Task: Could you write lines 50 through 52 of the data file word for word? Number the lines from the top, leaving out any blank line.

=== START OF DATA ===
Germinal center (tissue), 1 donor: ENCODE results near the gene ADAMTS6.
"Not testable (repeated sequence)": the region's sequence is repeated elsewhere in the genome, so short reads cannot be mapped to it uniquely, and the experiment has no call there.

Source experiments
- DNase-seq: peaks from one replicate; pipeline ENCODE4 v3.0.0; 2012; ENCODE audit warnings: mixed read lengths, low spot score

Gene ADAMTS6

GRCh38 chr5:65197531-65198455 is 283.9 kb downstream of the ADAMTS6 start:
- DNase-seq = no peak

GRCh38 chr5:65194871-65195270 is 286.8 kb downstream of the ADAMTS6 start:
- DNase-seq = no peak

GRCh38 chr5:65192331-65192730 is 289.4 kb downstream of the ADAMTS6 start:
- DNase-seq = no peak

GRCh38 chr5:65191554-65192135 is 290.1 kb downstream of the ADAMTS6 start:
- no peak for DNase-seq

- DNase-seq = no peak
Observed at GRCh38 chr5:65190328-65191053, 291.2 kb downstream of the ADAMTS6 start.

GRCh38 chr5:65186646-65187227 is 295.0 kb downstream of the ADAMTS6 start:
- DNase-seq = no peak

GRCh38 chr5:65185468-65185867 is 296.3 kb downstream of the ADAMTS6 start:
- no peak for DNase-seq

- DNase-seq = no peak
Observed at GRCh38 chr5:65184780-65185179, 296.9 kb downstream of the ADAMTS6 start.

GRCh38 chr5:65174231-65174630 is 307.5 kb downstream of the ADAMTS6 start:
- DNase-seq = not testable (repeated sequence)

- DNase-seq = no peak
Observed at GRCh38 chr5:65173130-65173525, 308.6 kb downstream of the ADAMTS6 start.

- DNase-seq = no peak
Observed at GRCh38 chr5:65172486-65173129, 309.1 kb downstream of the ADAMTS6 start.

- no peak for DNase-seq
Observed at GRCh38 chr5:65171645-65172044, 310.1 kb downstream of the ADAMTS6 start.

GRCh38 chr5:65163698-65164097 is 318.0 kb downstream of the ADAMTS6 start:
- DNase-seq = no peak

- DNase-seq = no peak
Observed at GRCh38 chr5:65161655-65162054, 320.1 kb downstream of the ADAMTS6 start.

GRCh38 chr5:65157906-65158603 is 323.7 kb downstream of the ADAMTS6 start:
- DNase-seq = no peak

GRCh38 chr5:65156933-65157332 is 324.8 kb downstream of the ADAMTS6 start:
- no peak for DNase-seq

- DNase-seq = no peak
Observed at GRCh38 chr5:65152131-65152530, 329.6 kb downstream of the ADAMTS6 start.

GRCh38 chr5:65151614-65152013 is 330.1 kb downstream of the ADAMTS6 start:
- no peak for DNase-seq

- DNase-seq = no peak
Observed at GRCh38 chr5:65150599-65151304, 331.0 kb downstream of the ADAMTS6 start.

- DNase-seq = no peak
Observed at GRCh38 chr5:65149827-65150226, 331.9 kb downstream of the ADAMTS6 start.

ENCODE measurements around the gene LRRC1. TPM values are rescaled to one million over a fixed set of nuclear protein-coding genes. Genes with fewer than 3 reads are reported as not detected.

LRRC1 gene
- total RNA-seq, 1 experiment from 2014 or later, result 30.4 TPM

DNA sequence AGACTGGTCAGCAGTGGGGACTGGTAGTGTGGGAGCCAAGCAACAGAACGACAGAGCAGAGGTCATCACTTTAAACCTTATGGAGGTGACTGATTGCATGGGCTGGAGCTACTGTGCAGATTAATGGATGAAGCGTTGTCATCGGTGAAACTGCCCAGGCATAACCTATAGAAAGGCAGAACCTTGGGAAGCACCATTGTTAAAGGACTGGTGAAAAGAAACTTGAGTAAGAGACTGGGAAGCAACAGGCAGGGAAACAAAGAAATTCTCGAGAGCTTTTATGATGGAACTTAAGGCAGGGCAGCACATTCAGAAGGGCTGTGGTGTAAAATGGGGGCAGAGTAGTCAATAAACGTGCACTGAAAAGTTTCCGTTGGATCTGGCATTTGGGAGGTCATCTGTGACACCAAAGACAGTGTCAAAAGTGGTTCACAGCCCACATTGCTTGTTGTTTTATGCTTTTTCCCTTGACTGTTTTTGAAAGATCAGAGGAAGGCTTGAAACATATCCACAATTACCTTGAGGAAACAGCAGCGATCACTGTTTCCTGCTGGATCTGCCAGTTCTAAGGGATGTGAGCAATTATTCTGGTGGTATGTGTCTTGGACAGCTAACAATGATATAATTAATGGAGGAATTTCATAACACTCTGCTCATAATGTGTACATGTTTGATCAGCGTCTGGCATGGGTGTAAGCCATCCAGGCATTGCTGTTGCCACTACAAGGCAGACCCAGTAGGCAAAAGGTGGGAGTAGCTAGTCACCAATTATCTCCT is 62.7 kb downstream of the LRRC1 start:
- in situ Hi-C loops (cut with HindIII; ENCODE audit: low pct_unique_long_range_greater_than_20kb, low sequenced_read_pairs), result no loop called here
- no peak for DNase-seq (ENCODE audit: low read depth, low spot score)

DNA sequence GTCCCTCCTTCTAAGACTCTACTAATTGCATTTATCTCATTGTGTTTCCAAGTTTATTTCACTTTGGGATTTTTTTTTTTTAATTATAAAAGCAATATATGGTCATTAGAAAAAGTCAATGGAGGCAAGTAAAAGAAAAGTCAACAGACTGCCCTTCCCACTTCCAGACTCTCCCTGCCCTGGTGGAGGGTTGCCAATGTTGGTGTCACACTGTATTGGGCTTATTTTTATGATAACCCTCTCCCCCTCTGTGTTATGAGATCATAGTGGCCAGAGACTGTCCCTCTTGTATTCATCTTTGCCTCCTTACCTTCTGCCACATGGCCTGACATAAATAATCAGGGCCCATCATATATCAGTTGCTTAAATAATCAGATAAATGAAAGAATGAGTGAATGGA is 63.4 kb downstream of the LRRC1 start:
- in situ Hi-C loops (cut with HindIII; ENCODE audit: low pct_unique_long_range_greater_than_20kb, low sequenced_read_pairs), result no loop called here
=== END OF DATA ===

- in situ Hi-C loops (cut with HindIII; ENCODE audit: low pct_unique_long_range_greater_than_20kb, low sequenced_read_pairs), result no loop called here
- no peak for DNase-seq (ENCODE audit: low read depth, low spot score)

DNA sequence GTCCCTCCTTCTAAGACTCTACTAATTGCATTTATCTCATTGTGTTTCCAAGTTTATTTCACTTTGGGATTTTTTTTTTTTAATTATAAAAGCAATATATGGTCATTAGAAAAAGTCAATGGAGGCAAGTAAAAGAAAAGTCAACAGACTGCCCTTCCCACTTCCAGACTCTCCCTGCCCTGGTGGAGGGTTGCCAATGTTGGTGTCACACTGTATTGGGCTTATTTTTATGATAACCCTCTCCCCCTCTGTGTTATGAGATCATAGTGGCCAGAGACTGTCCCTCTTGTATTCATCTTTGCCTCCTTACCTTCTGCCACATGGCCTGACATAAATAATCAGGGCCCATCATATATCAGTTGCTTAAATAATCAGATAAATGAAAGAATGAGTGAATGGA is 63.4 kb downstream of the LRRC1 start: